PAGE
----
This is the first of a number of posts on the subject of “Food Optimising on a ShoeString” (or “How to do Slimming World on a Budget”).
Food Optimising on a Budget – Part 1 – The Supermarkets
1) In general – the large supermarkets are not necessarily your friend when wanting to save money – convenient – yes, money saving – not always. Take time out to compare your standard shops between different supermarkets.
2) Most supermarkets (large and small) will have a reduced section or two for stuff going out of date/sell by that day. Find out the best times (this is trial and error – but later in the day is generally better). OK this brings a element of “luck” to the equation but for that you need to either be flexible in your meals plans or have room to freeze your latest find. I’ve had some great bargains this way – Pork chops for 30p; rack of lamb (originally just over £11) for about £1.80; packs of mushrooms for 15p a pack.
3) Fruit in the reduction cabinets is rarely ripe. Learn how to recognise the differences between fruit that is still to finish ripening and a ripe piece of the same fruit. Basically with few exceptions – the dates on the packets are meaningless; Don’t get fooled by what the supermarkets tell us is a ripe *******.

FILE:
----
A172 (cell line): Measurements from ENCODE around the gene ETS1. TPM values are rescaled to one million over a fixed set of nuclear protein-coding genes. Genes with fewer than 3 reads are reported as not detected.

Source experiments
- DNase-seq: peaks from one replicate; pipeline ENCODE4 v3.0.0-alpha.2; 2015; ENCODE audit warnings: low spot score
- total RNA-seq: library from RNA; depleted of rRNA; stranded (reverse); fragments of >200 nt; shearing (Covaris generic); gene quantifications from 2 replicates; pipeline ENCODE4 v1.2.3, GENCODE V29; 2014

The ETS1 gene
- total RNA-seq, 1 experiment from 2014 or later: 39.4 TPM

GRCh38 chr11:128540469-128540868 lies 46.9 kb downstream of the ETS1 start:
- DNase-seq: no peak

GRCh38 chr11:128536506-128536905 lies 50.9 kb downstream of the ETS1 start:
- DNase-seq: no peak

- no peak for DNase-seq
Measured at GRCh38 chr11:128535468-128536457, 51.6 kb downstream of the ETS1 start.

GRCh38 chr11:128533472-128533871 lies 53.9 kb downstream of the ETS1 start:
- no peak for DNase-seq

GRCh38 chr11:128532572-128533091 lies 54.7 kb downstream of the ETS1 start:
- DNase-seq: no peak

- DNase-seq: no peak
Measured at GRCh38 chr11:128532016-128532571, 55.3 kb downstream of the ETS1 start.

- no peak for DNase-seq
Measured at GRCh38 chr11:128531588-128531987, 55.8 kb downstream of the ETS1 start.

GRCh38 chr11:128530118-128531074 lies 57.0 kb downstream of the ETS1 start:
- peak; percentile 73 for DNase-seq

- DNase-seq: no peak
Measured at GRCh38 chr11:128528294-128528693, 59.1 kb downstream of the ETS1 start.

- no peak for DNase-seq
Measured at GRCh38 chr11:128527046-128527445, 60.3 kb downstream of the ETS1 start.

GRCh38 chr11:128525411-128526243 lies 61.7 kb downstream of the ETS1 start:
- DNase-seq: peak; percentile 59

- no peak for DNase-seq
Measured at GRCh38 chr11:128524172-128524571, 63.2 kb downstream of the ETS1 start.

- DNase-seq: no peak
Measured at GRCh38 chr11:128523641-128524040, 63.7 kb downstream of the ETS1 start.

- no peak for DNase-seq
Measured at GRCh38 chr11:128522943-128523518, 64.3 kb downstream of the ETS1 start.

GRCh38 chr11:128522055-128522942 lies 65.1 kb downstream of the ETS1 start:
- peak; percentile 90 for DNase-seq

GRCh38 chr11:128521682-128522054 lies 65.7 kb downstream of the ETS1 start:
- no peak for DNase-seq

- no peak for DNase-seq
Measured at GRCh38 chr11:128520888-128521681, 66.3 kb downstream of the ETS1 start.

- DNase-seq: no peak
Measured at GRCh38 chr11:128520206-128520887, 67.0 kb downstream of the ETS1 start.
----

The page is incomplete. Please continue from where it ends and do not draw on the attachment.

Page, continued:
4) Tesco Express, Sainsbury Local, etc – are generally a rip off with regards to prices – anything from a few pence to 20/30p more then in larger stores – though they have gotten better over the years but I’d still advise to use these places sparingly. Also compare with other local stores. Where I used to live, there was a Tesco Express with a Spar very near by. I’d say that 75% of the time – the Spar was cheaper – sometimes significantly so.
5) Substitute where possible – brand names are fine and dandy, but supermarket own brands are just as good most times – even their budget/value ranges. There’s nothing to say you can’t flavour things up – a few chilli flakes, a dash of mixed herbs, a splash of Tabasco, or just a small squeeze of tomato puree can take a weaker tasting own brand and make it something even better than the brand name.
6) Poundland, B&M and the like can sometimes have some good bargains – but always check what you’re getting compared to the same product in a regular High Street supermarket – that £1 item in Poundland may not actually be cheaper on the pence per Kg/100g basis than in Tesco and may even be more expensive. Same goes for Aldi/Lidl – a few days ago Aldi were selling Apricots at 69p a pack (of about 6/8); Tesco was selling them at 49p for a similarly sized pack.
7) If they’re amenable to “chit chat” – get to know the people behind the deli/cheese/butcher counters a little – especially if you are always seeing the same faces there. A few seconds chatting when you’re wandering past may lead to having bargains highlighted to you later on (but by no means expect this).